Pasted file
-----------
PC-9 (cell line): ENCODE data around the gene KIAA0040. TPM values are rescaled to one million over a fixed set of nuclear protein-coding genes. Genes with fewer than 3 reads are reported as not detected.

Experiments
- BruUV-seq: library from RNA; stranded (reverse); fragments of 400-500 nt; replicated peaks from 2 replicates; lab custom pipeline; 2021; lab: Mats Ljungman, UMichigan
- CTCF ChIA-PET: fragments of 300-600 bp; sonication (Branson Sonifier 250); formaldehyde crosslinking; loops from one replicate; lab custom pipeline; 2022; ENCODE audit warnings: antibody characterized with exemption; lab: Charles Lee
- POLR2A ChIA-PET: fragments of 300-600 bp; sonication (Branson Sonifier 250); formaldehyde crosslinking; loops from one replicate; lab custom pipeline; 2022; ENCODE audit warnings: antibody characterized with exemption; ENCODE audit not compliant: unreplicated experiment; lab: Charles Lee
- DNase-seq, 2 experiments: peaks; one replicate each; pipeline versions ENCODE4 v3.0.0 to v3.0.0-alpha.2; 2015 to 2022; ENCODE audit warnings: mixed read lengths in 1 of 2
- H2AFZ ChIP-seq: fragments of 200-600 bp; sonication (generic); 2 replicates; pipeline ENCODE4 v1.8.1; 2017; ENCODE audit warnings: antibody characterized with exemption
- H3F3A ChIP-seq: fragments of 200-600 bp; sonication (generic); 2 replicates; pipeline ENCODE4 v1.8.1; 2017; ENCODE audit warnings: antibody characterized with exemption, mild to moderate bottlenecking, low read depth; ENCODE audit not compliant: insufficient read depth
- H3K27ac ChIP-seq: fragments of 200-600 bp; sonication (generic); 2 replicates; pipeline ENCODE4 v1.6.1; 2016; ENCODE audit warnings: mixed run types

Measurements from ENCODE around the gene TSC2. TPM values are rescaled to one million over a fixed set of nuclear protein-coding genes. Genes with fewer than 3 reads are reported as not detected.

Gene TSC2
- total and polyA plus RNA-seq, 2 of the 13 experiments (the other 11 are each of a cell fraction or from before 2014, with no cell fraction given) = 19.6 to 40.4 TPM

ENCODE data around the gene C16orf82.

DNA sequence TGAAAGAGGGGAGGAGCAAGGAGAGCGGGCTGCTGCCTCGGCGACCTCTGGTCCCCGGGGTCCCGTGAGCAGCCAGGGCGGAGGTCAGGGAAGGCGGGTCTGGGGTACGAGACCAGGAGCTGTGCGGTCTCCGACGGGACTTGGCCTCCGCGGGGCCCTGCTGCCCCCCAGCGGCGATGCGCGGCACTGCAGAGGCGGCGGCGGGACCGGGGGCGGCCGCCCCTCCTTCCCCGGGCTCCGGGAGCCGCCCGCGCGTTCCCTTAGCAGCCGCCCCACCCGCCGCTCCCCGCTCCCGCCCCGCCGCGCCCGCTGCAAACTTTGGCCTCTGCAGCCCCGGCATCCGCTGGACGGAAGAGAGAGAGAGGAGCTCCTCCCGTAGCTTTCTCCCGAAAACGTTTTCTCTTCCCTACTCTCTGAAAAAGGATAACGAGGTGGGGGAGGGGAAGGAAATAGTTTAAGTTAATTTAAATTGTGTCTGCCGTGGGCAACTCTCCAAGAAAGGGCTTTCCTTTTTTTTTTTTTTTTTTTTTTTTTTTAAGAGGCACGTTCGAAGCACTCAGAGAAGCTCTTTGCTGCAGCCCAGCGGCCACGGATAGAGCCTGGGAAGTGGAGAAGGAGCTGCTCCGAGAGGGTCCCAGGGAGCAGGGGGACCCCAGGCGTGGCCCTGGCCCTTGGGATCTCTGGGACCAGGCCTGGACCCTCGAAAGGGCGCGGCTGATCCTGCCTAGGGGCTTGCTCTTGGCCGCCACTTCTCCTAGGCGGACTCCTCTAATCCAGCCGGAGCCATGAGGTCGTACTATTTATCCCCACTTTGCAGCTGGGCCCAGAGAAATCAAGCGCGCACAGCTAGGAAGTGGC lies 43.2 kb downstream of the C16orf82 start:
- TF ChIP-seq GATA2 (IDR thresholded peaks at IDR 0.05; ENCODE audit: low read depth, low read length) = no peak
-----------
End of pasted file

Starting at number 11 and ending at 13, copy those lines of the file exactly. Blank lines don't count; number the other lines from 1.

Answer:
Gene TSC2
- total and polyA plus RNA-seq, 2 of the 13 experiments (the other 11 are each of a cell fraction or from before 2014, with no cell fraction given) = 19.6 to 40.4 TPM

ENCODE data around the gene C16orf82.